CURWOOD: So, let's talk about that carbon budget. How many gigatons of carbon does modern society toss into the atmosphere on an annual basis and how much more room is there?
MANN: Yes, so we are burning right now about still about 30 gigatons, 30 billion tons of carbon dioxide every year, and we probably only have about 150 gigatons CO2 left in that budget. It's all a question now about how quickly do we bring those emissions down. Here's the good news, they sort of flattened a few years ago, but flat lining isn't enough. We've now got to come down off the other side of the mountain. We've got to come down dramatically bring that emissions curve down dramatically if we are going to avoid committing to two degree Celsius warming. If we keep emissions flat at their current level, there is no way we get there.
CURWOOD: Wait, Professor Mann, that means we've got five years to get this right?
MANN: Yes, if we continue with the current rate for five more years. And here's another controversial choice by the IPCC. There are scenarios, the scenarios that they put out, for stabilizing warming below one and a half or two degree Celsius, invoke what's known as negative carbon emissions. It means we're over our budget so we now have to take carbon back out of the atmosphere. Those scenarios allow us to continue to burn carbon now under the assumption that decades from now we will be able to remove it from the atmosphere. It's a faith in unproven technology that I'd consider foolhardy.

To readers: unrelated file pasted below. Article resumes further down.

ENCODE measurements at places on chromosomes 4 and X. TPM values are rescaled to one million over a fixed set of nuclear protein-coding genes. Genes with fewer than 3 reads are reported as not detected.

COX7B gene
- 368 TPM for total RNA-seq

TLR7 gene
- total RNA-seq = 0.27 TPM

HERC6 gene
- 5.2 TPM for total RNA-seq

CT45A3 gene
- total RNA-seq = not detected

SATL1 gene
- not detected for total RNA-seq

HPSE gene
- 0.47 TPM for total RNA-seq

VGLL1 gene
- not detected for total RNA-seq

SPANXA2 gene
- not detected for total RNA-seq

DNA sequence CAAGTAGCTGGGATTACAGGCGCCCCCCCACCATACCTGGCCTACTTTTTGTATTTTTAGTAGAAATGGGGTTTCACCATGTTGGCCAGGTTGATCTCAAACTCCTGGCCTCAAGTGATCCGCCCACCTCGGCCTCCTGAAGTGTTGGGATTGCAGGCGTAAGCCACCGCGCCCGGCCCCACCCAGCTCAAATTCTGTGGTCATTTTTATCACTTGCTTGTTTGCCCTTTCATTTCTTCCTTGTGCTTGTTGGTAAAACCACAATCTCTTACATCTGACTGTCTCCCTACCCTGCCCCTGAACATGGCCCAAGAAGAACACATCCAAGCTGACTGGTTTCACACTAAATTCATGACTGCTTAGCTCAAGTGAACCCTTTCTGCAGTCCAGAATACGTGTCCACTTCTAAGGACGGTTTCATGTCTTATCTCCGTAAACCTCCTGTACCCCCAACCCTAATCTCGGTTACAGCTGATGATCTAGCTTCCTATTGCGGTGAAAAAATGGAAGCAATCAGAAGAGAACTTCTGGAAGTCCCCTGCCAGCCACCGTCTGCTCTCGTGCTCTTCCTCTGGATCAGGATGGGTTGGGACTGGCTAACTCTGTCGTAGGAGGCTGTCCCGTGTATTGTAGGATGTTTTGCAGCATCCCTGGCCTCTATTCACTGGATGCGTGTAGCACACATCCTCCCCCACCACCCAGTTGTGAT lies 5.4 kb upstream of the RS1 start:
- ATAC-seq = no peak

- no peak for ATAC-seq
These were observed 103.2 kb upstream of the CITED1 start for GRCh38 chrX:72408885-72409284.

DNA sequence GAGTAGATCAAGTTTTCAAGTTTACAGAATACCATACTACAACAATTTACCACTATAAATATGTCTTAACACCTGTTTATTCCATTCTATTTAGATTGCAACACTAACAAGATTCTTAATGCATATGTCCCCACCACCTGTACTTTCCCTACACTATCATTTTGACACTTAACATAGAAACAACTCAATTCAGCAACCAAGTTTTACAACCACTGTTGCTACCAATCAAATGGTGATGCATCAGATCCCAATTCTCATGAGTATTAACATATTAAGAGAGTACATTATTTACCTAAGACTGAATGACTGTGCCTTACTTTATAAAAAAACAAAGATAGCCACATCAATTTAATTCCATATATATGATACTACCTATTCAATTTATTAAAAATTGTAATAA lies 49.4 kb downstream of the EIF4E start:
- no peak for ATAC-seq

CURWOOD: Professor Mann, how scared are you?
MANN: I'm certainly frightened of the possibility that we will not act in time. I hold out cautious optimism for the scenario that we do, and let me be specific. Do I hold out much optimism for stabilizing warming below one and a half degrees Celsius? No, I don't at this point? Do I still see two degrees Celsius, stabilizing warming below two degrees Celsius, as possible? I do, but we need to again dramatically reduce our carbon emissions, not 10 years from now. Now. But it isn't a cliff that we go off of at 1.5 or two degrees Celsius. It's much more like a minefield that we walk out onto and the further out onto that minefield, the more likely it is that we set off these devastating detonations. And that is why we have to limit the warming as much as we possibly can.
CURWOOD: Michael Mann is a Distinguished Professor of Atmospheric Science and Director of the Earth System Science Center at Pennsylvania State University. Thanks so much, Professor Mann, for taking the time today.
MANN: Thank you. It was my pleasure, Steve.